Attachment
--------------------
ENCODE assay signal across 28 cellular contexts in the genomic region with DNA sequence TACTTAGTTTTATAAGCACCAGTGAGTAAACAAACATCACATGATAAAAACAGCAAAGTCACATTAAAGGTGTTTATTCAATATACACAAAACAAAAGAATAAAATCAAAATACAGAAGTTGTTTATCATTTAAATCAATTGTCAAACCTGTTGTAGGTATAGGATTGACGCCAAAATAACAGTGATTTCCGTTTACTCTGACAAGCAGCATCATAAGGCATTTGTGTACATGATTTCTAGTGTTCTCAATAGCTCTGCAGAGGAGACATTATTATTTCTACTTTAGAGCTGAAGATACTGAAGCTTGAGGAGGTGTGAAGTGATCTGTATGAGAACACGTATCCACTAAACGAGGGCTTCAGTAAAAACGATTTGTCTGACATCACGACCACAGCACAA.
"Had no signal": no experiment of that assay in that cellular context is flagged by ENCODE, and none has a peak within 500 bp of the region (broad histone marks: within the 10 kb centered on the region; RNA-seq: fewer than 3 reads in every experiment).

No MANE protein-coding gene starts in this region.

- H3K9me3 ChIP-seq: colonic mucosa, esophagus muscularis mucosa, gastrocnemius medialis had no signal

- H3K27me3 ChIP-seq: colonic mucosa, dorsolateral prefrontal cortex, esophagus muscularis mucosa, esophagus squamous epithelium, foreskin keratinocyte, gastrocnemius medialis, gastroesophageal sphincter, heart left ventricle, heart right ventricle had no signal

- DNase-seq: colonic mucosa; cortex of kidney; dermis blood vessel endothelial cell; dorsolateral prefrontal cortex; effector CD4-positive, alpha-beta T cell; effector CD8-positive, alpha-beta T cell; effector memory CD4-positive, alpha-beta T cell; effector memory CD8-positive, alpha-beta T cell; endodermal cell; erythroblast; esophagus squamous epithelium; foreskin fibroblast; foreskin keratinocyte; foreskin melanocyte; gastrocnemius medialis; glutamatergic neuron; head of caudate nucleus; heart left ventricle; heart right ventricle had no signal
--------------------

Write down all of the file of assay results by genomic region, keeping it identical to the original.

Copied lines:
ENCODE assay signal across 28 cellular contexts in the genomic region with DNA sequence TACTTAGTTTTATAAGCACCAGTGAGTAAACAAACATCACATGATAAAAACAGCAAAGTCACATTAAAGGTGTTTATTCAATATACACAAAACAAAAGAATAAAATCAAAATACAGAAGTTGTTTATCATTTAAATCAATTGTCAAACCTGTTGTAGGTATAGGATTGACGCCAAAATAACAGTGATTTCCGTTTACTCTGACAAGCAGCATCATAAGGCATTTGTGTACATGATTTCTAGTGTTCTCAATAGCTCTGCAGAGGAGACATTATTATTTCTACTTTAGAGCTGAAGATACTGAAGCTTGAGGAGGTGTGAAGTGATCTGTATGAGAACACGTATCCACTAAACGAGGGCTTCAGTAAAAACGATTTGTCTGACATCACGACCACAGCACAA.
"Had no signal": no experiment of that assay in that cellular context is flagged by ENCODE, and none has a peak within 500 bp of the region (broad histone marks: within the 10 kb centered on the region; RNA-seq: fewer than 3 reads in every experiment).

No MANE protein-coding gene starts in this region.

- H3K9me3 ChIP-seq: colonic mucosa, esophagus muscularis mucosa, gastrocnemius medialis had no signal

- H3K27me3 ChIP-seq: colonic mucosa, dorsolateral prefrontal cortex, esophagus muscularis mucosa, esophagus squamous epithelium, foreskin keratinocyte, gastrocnemius medialis, gastroesophageal sphincter, heart left ventricle, heart right ventricle had no signal

- DNase-seq: colonic mucosa; cortex of kidney; dermis blood vessel endothelial cell; dorsolateral prefrontal cortex; effector CD4-positive, alpha-beta T cell; effector CD8-positive, alpha-beta T cell; effector memory CD4-positive, alpha-beta T cell; effector memory CD8-positive, alpha-beta T cell; endodermal cell; erythroblast; esophagus squamous epithelium; foreskin fibroblast; foreskin keratinocyte; foreskin melanocyte; gastrocnemius medialis; glutamatergic neuron; head of caudate nucleus; heart left ventricle; heart right ventricle had no signal